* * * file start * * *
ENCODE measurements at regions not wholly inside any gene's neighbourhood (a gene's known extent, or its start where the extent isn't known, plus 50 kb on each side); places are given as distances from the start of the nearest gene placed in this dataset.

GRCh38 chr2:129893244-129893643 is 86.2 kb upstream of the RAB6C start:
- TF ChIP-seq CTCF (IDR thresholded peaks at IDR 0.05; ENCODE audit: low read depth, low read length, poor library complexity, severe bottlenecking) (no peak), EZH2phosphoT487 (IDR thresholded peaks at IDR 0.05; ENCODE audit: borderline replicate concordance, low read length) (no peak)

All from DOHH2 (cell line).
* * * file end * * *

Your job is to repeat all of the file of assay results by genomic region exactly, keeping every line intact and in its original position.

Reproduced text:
ENCODE measurements at regions not wholly inside any gene's neighbourhood (a gene's known extent, or its start where the extent isn't known, plus 50 kb on each side); places are given as distances from the start of the nearest gene placed in this dataset.

GRCh38 chr2:129893244-129893643 is 86.2 kb upstream of the RAB6C start:
- TF ChIP-seq CTCF (IDR thresholded peaks at IDR 0.05; ENCODE audit: low read depth, low read length, poor library complexity, severe bottlenecking) (no peak), EZH2phosphoT487 (IDR thresholded peaks at IDR 0.05; ENCODE audit: borderline replicate concordance, low read length) (no peak)

All from DOHH2 (cell line).